Tag - Web
Click on this link for us, would you please? This one: http://amzn.to/1756A8y. It's an Amazon link and while you're there, poke around and buy something really expensive like a MacBook or a car: we'll get a few cents for your efforts and will raise a glass to you. Think about what happens when you want to tell all your family and friends about it. There is not one single possible chance that you will remember or casually mention in conversation that they can get it on that mishmash of letters and numbers. There is a far greater chance that you'll remember and be able to tell them that you got it via bitly.com/buy-a-great-book-and-maybe-a-car. This Pointers is about how you create those customized links.
Firefox 1.1 is now available for free on iOS and it brings you, er, um, well. Give us a minute. There must be something. Got it. Firefox is -- no, that's not it. Hand on heart, all we can think of is that if you're a fan of Firefox on the Mac, you'll enjoy having something that looks and works like it on your iPhone and iPad -- just don't think that its equivalent to Firefox on the desktop.
The great thing about these Living With articles –– and in fact the specific reason we do them –– is that we get to bring the real-world results of truly using software or hardware for a long time. As thorough as MacNN is with reviewing new releases, that's like stress-testing a relationship in its infancy compared to moving in with someone. Living with them, long term, in fact.
The Omni Group has released OmniWeb 5.8, switching the browser's base to the same version of WebKit in use by Safari 3.1. It includes the latest security patches and features of Safari 3.1, including downloadable fonts, CSS animation, HTML 5 media tags and client side database storage. The new version includes upgraded toolbar icons, a Google Chrome user agent option, a bugfix for Leopard's Spaces and support for Non-POSIX file URLs, providing improved compatibility with Dreamweaver and other Carbon and Classic applications.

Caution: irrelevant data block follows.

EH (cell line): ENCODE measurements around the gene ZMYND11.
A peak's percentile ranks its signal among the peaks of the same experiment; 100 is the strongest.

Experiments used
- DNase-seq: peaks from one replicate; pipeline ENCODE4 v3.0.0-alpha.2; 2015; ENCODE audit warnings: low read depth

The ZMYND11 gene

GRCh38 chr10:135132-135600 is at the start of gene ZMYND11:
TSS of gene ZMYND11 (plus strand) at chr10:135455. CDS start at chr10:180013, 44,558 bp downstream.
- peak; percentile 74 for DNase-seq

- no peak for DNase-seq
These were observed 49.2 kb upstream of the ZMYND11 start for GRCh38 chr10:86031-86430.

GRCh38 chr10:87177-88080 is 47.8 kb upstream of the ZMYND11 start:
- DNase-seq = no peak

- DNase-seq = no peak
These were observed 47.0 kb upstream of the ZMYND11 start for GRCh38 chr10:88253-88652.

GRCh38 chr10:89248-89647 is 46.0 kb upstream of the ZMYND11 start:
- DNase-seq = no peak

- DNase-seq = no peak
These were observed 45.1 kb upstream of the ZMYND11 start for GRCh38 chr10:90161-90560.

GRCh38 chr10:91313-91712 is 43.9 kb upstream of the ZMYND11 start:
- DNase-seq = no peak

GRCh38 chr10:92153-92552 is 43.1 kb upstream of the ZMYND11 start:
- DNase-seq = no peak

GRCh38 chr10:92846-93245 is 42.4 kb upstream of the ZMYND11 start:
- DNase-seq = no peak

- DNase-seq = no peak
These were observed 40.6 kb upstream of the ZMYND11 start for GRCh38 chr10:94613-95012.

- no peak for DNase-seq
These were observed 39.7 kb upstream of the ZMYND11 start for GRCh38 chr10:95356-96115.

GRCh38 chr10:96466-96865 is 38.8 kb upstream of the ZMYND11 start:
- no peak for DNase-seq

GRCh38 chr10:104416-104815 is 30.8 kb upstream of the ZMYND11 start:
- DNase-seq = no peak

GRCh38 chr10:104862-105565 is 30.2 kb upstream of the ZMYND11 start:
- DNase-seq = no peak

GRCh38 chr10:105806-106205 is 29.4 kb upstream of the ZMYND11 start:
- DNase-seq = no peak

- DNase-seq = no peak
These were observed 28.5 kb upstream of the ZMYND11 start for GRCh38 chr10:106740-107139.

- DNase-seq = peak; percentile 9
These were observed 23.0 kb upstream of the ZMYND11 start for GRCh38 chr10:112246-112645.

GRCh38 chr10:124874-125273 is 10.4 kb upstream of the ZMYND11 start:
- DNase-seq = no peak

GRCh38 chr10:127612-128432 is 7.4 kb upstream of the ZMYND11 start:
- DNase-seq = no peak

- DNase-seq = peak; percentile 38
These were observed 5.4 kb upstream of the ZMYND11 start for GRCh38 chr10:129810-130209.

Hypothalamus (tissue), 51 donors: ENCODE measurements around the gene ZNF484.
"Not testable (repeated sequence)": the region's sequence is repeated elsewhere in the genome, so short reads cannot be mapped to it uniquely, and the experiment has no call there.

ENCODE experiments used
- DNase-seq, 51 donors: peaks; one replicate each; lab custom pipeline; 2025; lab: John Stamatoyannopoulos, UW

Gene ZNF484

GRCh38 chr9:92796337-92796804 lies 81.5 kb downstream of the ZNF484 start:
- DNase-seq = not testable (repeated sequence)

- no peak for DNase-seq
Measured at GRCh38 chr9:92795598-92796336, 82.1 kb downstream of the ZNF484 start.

In brief: MacNN has reviewed MacSoft's Drop Point: Alaska, for snowboarding enthusiasts. The game allows players to drop from helicopters onto virgin mountain peaks, snowboarding on over 100 challenging trials. The rendering of snowy mountains provides strong visuals, for systems that can handle the visual challenge (Mac Mini owners may not have the best experience). Drop Point Alaska offers a vast playing area but may be too much for low-end machines.
Nielsen Online says Apple remained 10th on its list of top online brands in July, a slight increase over june. The research firm says 51.7 million unique users visited an Apple-owned website or used Apple software in July, up from 49.9 million in June. Apple also finished 10th on Nielsen's list of Top Parent Companies/Divisions.
Autodesk has acquired the assets of Green Building Studio (GBS), further consolidating the market for Mac-based architecture software. GBS' web service will soon join the Autodesk product family, while the GBS team will continue selling, training, and supporting architects as they use the GBS web service to design carbon neutral buildings today and in the future. Autodesk also plans to continue support for the Green Building Studio web service and carbon neutral building design training. The gbXML schema will remain an open industry standard, and the GBS web service will continue to be available to any other BIM software.
Slife Labs has debuted Slife 2.0, the latest evolution of of its time and activity management software for Mac OS X. Released in conjunction with Slife Teams, a subscription-based collaborative web service, the Slife software package provides a solid platform for 'time-based' workers such as designers and consultants to keep track of productivity, eliminating reliance on time-sheets or spreadsheet applications.